The Half Moon Bay Review editorial on this page a few weeks back was right to hope for brand-new ways to inspire our kids to learn. But a thousand strands of evidence, plus recent experience with remote schooling, show children’s anxious lives need fewer screens and digital demands, not more.

Kids need activities and technologies that challenge the whole mind/body stack, not just their digits. Fortunately, the Coastside already specializes in activities and technologies that kids’ growing nervous systems need, that don’t cause harm, that are neurosafe.

This scientific explanation for what children need is new, arising out of physics-based principles of information transmission, but the facts are as old as the hills and the waves.

For a human being, being on the land, in nature, with animals, or surfing moving crests of water gives our bodies and brains the authentic, subtle challenges they need. We’re lucky to live in a place where tending to our neuro-mechanical needs is almost as easy as walking out the door.

Organic brains and bodies — not just human ones — need to experience subtle physical challenges, and also what pediatrician D.W. Winnicot calls “holding environments,” which provide just enough stability to inspire exploration and expression. The science of neuromechanics provides the blueprint for creating such “neurosafe” environments. It explains why yoga, Pilates, foam-rolling, and massage are good for anyone.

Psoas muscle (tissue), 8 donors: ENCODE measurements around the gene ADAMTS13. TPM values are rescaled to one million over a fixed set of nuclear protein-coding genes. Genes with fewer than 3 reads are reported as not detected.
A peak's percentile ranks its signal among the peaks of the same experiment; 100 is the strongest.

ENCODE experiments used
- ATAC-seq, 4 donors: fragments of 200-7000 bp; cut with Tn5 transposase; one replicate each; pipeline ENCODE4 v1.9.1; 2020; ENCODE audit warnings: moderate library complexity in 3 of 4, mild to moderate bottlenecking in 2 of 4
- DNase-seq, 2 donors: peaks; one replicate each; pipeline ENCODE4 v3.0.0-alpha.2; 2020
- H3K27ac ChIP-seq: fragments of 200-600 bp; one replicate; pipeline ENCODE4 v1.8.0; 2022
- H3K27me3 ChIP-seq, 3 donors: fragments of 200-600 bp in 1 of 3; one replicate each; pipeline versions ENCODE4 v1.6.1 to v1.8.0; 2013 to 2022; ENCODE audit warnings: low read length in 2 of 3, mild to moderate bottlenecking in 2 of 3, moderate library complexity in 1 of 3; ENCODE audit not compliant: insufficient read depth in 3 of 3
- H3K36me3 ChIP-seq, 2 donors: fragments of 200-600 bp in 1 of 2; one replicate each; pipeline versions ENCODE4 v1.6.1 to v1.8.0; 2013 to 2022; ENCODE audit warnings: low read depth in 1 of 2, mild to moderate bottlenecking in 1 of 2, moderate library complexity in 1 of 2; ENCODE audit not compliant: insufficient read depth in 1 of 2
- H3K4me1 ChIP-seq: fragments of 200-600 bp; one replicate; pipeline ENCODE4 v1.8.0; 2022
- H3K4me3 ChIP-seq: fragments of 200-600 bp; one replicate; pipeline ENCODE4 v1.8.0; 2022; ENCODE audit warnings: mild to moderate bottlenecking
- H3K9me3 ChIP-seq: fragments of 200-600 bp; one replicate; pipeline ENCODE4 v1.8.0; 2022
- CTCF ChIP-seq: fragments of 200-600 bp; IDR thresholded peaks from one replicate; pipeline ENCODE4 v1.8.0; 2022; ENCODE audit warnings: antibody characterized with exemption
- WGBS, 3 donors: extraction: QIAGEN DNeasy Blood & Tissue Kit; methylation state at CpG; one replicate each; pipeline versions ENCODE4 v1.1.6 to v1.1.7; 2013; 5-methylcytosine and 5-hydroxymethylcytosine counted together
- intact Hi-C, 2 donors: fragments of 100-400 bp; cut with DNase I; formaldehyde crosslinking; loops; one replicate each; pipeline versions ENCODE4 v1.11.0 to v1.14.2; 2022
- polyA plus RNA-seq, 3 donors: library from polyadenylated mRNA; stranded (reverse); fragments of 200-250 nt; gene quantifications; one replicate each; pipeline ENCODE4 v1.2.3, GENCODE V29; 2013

But the ideas don’t come from experience, they come from the equations that predict which sensory experiences our bodies crave and need to stay healthy. Those equations work when parents revive their premature babies with touch, when kids hug animals (or each other), when eyes gaze at the horizon or the moon, when people hear insects in the forest, or sing, or resonate. The science of neuromechanics explains why the things we know are good for us indeed are good for us.

People have joked about bottling such peak experiences to enjoy anywhere. In fact, the new science of neuromechanical information processing will make such magic possible.

For example, a new freestanding exercise machine could be designed to feel more like surfing, and less like a treadmill. Neuromechanics could make better kites and kayaks by optimizing vibrational connections between machines and bodies. Personally, we think the principles of neuromechanics will put human-powered flight in reach of normal athletes within a decade, with the right team.

The Coastside would be the perfect place to study the science of human flow and connection. A Neuromechanical Institute, or a Resonance Laboratory, or an Incubator of Viral Collaboration could invent just enough new tech to pay the bills, but not enough to spoil the benefits of being small and rural. Here we could have it both ways, both inventing and using the science of fun.

Criscillia Benford researches narrative and media; William Softky studies biophysics, neuroscience, and statistical algorithms. Their joint research quantifies human communication. They are married and they live in Montara.

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